A financial services executive once told me a story about two business school grads she was interviewing for the same job. One candidate was a young man, the other, was a young woman. The two were identical on paper: Same age, grades, experience, etc. When asked what they had in mind for salary, the young man gave her a number, the young woman said, “Whatever you have in mind.”
When it comes to money, the world is a very different place for men and women. Mothers are challenged to help their daughters develop a set of financial values in a world where they are bombarded with media messages that have them focus more on their looks than their souls and minds.
Our financial circumstances have a lot more to do with our choices about money and wealth building than the actual amount that comes through our lives. It’s human nature to use our resources to create ‘normal’ lives. If you look at the ways in which society defines ‘normal’ for women, you’ll figure out pretty quickly what your daughter may be thinking when it comes to how she should use money; what she should spend it on, and her ability to make it.
It’s up to mothers to intervene and stop the power this conditioning has when it comes to their daughter’s financial lives. A study by researchers at Northwestern University found that women often get charged more for auto repairs than men, but those gender differences disappear when the woman quotes an expected price for the repair.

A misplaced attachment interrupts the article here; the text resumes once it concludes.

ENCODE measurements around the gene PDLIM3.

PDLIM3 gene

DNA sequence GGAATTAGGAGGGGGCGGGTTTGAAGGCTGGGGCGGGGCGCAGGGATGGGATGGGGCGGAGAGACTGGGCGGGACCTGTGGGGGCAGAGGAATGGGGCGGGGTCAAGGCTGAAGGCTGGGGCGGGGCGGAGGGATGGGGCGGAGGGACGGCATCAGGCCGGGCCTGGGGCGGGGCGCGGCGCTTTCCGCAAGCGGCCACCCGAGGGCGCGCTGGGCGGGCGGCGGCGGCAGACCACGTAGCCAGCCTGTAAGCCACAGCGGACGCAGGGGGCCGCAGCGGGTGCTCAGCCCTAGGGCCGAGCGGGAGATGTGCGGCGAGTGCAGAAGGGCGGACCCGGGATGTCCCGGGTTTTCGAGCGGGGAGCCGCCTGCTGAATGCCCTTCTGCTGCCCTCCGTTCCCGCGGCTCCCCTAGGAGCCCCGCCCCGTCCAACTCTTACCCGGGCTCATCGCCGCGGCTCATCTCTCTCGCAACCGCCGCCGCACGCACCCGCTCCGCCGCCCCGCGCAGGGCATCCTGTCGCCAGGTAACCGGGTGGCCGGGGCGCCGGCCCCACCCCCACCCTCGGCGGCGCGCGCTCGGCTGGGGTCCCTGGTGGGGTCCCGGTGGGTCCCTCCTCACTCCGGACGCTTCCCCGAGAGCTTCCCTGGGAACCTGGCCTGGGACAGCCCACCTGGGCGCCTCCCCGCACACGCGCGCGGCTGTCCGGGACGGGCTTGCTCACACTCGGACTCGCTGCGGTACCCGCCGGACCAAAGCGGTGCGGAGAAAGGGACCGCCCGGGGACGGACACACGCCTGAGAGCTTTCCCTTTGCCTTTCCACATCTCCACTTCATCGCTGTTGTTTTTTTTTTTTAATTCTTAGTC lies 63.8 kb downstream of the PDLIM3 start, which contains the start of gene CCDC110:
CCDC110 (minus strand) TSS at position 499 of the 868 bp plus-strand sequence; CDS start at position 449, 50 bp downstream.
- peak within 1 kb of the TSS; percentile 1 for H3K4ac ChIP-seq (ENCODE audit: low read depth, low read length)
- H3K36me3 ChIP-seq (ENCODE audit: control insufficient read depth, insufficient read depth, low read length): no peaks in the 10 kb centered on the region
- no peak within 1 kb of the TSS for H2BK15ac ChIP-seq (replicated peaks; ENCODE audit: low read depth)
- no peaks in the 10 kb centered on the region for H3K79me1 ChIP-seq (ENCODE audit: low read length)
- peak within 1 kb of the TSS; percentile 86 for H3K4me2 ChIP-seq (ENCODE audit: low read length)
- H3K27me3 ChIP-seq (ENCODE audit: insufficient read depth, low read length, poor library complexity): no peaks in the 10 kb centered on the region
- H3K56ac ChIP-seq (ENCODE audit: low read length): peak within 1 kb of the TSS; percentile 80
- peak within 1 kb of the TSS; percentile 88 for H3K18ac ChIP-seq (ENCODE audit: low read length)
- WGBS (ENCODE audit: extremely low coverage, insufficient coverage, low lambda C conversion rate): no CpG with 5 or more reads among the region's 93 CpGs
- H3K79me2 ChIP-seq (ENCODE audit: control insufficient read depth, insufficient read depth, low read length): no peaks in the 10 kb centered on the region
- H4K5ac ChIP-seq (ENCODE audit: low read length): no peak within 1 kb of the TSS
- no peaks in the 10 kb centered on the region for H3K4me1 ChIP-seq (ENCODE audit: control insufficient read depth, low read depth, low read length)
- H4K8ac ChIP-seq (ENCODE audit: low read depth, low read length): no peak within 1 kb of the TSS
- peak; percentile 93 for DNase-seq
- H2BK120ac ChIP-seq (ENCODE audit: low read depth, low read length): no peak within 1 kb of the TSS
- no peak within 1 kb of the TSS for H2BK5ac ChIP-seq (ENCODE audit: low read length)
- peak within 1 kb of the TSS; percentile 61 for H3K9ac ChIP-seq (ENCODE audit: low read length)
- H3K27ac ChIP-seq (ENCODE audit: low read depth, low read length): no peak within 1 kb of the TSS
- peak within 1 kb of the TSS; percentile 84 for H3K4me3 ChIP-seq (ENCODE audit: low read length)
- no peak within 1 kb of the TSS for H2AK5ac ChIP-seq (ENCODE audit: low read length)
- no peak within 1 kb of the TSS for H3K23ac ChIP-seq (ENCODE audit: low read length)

It’s up to mothers to make sure that our daughters are informed consumers. It’s up to us to make sure that we don’t buy into the stereotypes and profiles that often define our economic experiences.
Center yourself in the love you have for your child and ask yourself:
- What are the five most important things I want my child to know about money? Think about what you want her to know about spending, saving, investing, and standing up for her worth.
- What changes do I have to make in my own life to walk the walk?
- This isn’t always easy, and you should enlist the help of a loved one to help you stay on track. Who can you trust to be our child’s financial godparent and hold you accountable?
In addition, give your daughter experiences that will help her create a strong relationship with money. There are apps like the free Kids Money, where your child can learn about saving, spending, and goals. There’s also the award-winning Savings Spree. For $2.99, your child can learn about earning money, impulse spending, and entrepreneurship.
Helping your daughter build a foundation that supports financial well-being can feel like a huge challenge, but the love you have for your child will provide you with the motivation you need to give her what she needs.